As the Web Run-Time is built with standard Web technologies, developers can create new innovative widgets and also migrate existing widgets from the desktop to S60 with minimal effort, Nokia officials said. In the future, widgets will benefit from connecting to Web 2.0 services, Web content, and the core applications and capabilities of S60, such as phone book, calendar and GPS, the company said.

Moreover, Cumberland said developers could deliver widget mashups that combine the functionality of more than one mashup. "You could have widget mashups instead of service mashups," he said.

While widgets reflect the potential to deliver killer mobile applications, Nokia acknowledged the potential security aspects.

"We restrict access to anything below the browser layer" or below the user interface, Cumberland said. "There are discussions about adding additional API support to access other components … but we dont want to provide more access without a real security story. Thats the reason we have [widget access] in such a tight sandbox right now."

Cumberland said the Nokia S60 platform is the leader in providing the best Internet experience on mobile—"translating what you did on the desktop to the phone." And the S60 was the first mobile software platform to enable the creation of wizards using standards-based Web technology, he said. "For instance, you can blog from your phone or send photos to Flickr," he said.

Cumberland said the move to enhanced support for Web developers is part of what he refers to as the third phase of mobile device adoption. "This is really about a complete and total integration between the user and the Web, in that the interactivity point is not six button clicks, but may even be voice-activated," he said. "It has to be a seamless approach."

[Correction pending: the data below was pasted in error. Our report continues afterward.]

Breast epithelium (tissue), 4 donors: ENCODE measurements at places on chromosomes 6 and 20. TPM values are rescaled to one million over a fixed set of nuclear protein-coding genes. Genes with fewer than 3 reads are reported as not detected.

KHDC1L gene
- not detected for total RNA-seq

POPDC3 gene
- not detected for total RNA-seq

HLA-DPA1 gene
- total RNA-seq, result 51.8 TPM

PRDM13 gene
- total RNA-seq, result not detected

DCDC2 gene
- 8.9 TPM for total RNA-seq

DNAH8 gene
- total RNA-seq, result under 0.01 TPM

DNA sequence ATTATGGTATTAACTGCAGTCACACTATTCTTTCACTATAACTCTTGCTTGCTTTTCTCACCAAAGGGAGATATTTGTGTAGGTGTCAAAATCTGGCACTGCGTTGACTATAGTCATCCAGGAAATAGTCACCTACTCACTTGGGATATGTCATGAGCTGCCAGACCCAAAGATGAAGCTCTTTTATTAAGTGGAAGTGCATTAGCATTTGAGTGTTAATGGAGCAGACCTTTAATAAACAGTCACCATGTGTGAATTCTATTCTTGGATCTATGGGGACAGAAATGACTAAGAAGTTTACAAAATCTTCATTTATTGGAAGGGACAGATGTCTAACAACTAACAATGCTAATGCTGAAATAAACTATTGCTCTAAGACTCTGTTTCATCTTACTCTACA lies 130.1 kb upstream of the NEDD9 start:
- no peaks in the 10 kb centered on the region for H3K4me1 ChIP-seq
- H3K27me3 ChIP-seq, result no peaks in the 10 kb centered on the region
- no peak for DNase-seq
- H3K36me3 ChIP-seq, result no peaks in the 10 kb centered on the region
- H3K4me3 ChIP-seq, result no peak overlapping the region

In the future, Cumberland said, it will be functionality and services and range of choices that will drive users to certain devices, such as the iPhone and Nokias N95. "Its no longer just color, size, battery life and talk time, but can you browse the Web with a full browser," Cumberland said of reasons why users buy certain phones. Moreover, "voice is becoming a niche app" on phones, he said.

Instead, smart phones and other devices are presenting new opportunities for developers to create new and compelling applications, such as for mobile banking, particularly in developing markets, Cumberland said. India, Africa, Indonesia and Asia represent fast-growing emerging markets where wireless and mobile applications have been able to flourish because they supersede the need to build core infrastructure that supports legacy systems.

Meanwhile, Adobe Systems, at its recent Max conference in Chicago, announced Flash Lite 3 and Nokia immediately announced support for it. Flash Lite 3 allows mobile device manufacturers, operators and content providers to differentiate their offerings by giving users the ability to watch Flash Player-compatible video and browse Flash-enabled Web sites with a mobile Web browser.

Cumberland said Nokia also has been "investigating" support for Microsofts Silverlight technology, which competes with Flash, but he said he is not sure of the status of that investigation.